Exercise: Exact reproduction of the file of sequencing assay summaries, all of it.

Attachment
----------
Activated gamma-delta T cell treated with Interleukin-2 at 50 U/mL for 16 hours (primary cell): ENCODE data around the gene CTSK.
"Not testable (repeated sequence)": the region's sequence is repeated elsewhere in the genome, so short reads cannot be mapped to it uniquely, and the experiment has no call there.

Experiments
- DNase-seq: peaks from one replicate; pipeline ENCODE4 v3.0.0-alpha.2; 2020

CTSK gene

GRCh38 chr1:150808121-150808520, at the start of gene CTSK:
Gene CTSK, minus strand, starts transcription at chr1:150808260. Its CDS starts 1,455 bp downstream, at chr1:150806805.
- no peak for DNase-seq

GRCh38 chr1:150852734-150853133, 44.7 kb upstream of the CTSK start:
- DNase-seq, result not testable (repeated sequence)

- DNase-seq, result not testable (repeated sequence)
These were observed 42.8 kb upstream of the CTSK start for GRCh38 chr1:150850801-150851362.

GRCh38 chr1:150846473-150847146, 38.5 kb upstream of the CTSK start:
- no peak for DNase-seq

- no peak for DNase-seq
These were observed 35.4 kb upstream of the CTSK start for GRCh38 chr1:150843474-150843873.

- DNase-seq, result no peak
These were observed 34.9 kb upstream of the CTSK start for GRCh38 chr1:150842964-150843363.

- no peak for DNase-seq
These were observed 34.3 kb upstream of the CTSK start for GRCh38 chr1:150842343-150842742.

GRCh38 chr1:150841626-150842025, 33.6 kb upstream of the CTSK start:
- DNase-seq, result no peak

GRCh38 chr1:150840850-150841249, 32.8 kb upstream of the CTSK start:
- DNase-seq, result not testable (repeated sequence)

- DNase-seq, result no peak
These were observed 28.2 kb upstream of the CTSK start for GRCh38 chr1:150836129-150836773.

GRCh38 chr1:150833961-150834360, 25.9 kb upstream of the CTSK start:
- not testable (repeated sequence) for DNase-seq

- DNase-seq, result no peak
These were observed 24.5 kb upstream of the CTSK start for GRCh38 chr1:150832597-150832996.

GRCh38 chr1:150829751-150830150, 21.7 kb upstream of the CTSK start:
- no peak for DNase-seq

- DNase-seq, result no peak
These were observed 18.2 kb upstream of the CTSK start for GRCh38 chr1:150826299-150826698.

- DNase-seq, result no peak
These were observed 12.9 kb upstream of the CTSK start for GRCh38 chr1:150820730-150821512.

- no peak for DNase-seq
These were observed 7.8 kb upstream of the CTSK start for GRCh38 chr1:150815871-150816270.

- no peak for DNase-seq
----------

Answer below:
Activated gamma-delta T cell treated with Interleukin-2 at 50 U/mL for 16 hours (primary cell): ENCODE data around the gene CTSK.
"Not testable (repeated sequence)": the region's sequence is repeated elsewhere in the genome, so short reads cannot be mapped to it uniquely, and the experiment has no call there.

Experiments
- DNase-seq: peaks from one replicate; pipeline ENCODE4 v3.0.0-alpha.2; 2020

CTSK gene

GRCh38 chr1:150808121-150808520, at the start of gene CTSK:
Gene CTSK, minus strand, starts transcription at chr1:150808260. Its CDS starts 1,455 bp downstream, at chr1:150806805.
- no peak for DNase-seq

GRCh38 chr1:150852734-150853133, 44.7 kb upstream of the CTSK start:
- DNase-seq, result not testable (repeated sequence)

- DNase-seq, result not testable (repeated sequence)
These were observed 42.8 kb upstream of the CTSK start for GRCh38 chr1:150850801-150851362.

GRCh38 chr1:150846473-150847146, 38.5 kb upstream of the CTSK start:
- no peak for DNase-seq

- no peak for DNase-seq
These were observed 35.4 kb upstream of the CTSK start for GRCh38 chr1:150843474-150843873.

- DNase-seq, result no peak
These were observed 34.9 kb upstream of the CTSK start for GRCh38 chr1:150842964-150843363.

- no peak for DNase-seq
These were observed 34.3 kb upstream of the CTSK start for GRCh38 chr1:150842343-150842742.

GRCh38 chr1:150841626-150842025, 33.6 kb upstream of the CTSK start:
- DNase-seq, result no peak

GRCh38 chr1:150840850-150841249, 32.8 kb upstream of the CTSK start:
- DNase-seq, result not testable (repeated sequence)

- DNase-seq, result no peak
These were observed 28.2 kb upstream of the CTSK start for GRCh38 chr1:150836129-150836773.

GRCh38 chr1:150833961-150834360, 25.9 kb upstream of the CTSK start:
- not testable (repeated sequence) for DNase-seq

- DNase-seq, result no peak
These were observed 24.5 kb upstream of the CTSK start for GRCh38 chr1:150832597-150832996.

GRCh38 chr1:150829751-150830150, 21.7 kb upstream of the CTSK start:
- no peak for DNase-seq

- DNase-seq, result no peak
These were observed 18.2 kb upstream of the CTSK start for GRCh38 chr1:150826299-150826698.

- DNase-seq, result no peak
These were observed 12.9 kb upstream of the CTSK start for GRCh38 chr1:150820730-150821512.

- no peak for DNase-seq
These were observed 7.8 kb upstream of the CTSK start for GRCh38 chr1:150815871-150816270.

- no peak for DNase-seq